Trust and privacy in the context of user-generated health data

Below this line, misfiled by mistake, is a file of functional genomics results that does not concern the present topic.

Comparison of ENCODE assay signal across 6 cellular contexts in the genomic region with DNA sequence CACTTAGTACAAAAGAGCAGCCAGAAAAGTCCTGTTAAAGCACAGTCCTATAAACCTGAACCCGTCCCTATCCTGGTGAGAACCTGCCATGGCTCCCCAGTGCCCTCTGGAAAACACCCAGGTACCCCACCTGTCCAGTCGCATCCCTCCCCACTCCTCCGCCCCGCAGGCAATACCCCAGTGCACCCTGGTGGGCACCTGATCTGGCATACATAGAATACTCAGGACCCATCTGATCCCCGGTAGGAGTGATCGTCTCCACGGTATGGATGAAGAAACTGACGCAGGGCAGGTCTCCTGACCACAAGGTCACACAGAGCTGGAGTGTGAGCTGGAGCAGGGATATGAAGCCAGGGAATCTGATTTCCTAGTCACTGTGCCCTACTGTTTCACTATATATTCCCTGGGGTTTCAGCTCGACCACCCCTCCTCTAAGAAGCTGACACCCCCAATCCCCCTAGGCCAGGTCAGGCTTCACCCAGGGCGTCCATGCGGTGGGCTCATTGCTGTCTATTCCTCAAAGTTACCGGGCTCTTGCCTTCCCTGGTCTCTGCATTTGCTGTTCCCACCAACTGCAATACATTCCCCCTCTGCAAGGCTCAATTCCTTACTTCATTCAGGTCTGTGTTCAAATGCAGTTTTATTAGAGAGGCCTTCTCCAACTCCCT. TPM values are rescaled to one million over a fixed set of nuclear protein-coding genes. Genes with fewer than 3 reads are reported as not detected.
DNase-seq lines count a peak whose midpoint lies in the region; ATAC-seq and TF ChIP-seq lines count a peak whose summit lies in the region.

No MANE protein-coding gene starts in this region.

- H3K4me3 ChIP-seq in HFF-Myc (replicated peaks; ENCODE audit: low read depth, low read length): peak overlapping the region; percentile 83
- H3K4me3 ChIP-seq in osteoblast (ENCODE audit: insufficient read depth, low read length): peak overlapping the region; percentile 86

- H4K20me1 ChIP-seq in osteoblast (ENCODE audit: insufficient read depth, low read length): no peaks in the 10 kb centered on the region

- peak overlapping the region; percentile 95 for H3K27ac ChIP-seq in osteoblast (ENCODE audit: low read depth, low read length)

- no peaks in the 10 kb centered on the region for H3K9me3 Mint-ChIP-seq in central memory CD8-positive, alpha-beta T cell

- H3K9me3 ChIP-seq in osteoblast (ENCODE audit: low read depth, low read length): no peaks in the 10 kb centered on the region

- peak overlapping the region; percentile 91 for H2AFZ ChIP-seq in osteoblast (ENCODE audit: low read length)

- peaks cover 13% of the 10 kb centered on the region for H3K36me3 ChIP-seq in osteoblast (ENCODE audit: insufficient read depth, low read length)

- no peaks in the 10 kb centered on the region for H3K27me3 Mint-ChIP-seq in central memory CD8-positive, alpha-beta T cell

This study identifies and explores evolving concepts of trust and privacy in the context of user-generated health data. We define “user-generated health data” as data captured through devices or software (whether purpose built or commercially available) and used outside of traditional clinical settings for tracking personal health data. The investigators conducted qualitative research through semistructured interviews (n = 32) with researchers, health technology start-up companies, and members of the general public to inquire why and how they interact with and understand the value of user-generated health data. We found significant results concerning new attitudes toward trust, privacy, and sharing of health data outside of clinical settings that conflict with regulations governing health data within clinical settings. Members of the general public expressed little concern about sharing health data with the companies that sold the devices or apps they used, and indicated that they rarely read the “terms and conditions” detailing how their data may be exploited by the company or third-party affiliates before consenting to them. In contrast, interviews with researchers revealed significant resistance among potential research participants to sharing their user-generated health data for purposes of scientific study. The widespread rhetoric of personalization and social sharing in “user-generated culture” appears to facilitate an understanding of user-generated health data that deemphasizes the risk of exploitation in favor of loosely defined benefits to individual and social well-being. We recommend clarification and greater transparency of regulations governing data sharing related to health.